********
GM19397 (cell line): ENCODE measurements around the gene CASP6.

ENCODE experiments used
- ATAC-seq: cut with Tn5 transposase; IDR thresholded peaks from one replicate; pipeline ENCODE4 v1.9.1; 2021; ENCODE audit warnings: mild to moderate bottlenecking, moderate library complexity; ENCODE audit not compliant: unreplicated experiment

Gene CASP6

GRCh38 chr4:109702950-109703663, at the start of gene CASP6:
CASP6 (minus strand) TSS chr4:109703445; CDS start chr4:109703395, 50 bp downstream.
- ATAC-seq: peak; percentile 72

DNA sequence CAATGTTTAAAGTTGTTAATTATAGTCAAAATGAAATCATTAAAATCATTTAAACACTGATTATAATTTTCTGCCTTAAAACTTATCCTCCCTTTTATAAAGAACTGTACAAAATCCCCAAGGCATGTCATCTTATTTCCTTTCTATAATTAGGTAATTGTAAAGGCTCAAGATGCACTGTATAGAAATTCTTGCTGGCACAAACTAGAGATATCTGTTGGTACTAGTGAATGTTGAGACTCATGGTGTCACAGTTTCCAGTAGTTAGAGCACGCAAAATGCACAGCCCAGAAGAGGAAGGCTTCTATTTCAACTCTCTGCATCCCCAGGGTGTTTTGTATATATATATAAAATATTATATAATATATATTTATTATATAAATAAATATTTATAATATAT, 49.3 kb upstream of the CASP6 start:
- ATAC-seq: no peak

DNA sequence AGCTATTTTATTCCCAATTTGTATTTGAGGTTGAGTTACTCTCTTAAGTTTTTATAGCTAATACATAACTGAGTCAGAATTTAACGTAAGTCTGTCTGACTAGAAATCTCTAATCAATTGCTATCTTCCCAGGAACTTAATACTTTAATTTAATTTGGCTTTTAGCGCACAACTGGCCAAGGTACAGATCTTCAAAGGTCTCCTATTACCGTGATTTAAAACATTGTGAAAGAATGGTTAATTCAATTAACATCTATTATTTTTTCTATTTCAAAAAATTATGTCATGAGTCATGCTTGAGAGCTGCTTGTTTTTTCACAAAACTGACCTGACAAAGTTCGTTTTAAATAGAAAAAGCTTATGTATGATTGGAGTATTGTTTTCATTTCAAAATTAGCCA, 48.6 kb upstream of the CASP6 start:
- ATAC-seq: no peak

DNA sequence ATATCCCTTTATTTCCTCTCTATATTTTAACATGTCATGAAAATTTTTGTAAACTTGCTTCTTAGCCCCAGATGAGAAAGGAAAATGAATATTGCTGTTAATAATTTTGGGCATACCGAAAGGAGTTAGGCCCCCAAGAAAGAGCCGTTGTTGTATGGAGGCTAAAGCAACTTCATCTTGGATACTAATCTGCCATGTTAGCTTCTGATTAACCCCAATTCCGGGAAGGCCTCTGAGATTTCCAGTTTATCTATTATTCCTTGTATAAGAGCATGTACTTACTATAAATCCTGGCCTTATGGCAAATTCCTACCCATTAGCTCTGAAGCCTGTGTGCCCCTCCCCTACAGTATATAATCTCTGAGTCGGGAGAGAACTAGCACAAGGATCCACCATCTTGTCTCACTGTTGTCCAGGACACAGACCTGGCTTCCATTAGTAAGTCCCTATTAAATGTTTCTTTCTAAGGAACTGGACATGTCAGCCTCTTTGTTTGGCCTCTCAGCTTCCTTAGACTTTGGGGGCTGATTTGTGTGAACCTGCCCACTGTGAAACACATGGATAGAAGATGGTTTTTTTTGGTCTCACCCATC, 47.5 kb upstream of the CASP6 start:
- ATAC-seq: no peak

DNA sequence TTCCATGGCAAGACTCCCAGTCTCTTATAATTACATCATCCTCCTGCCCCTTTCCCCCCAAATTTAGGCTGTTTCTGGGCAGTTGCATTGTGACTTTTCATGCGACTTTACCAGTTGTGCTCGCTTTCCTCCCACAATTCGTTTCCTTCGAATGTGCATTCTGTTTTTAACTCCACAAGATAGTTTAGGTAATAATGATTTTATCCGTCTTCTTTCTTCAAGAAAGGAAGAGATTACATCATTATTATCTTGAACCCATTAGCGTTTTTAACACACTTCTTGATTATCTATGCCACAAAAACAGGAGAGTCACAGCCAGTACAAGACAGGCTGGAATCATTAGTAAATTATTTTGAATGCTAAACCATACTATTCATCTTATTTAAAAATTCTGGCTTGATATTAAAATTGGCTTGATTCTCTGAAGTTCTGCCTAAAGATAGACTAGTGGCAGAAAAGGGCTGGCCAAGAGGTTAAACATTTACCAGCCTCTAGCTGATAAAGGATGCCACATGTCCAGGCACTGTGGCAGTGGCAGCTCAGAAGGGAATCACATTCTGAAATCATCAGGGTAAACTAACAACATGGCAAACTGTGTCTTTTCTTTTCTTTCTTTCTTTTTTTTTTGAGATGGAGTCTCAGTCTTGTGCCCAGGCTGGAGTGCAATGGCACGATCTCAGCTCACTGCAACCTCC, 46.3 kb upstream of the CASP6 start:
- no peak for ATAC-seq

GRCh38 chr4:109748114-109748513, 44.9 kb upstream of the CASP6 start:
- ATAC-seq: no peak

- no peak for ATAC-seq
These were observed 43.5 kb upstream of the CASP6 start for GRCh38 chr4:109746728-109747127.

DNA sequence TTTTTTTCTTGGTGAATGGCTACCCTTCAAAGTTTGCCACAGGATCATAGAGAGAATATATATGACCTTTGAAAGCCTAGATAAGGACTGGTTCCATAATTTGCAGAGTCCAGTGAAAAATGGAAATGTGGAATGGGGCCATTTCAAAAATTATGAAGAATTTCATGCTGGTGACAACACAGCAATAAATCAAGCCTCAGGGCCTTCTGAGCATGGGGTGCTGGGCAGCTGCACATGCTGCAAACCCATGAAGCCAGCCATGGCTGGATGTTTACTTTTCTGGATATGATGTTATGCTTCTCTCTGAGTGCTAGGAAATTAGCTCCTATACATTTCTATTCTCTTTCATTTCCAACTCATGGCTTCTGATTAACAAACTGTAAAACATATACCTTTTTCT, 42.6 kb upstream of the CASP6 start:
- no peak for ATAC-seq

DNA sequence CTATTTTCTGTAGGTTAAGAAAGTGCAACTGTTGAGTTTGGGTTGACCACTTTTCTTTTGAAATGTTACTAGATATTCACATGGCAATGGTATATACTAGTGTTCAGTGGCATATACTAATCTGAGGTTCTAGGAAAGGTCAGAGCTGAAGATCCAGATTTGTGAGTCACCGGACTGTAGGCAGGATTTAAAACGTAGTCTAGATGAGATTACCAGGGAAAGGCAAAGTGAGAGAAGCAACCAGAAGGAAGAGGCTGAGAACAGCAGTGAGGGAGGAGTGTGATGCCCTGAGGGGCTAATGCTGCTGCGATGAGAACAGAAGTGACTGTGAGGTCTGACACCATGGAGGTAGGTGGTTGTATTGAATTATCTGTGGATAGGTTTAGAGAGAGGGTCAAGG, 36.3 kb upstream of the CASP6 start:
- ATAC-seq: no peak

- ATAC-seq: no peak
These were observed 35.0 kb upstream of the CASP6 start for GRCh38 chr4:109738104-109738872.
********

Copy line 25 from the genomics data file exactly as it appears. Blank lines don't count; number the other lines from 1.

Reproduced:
These were observed 35.0 kb upstream of the CASP6 start for GRCh38 chr4:109738104-109738872.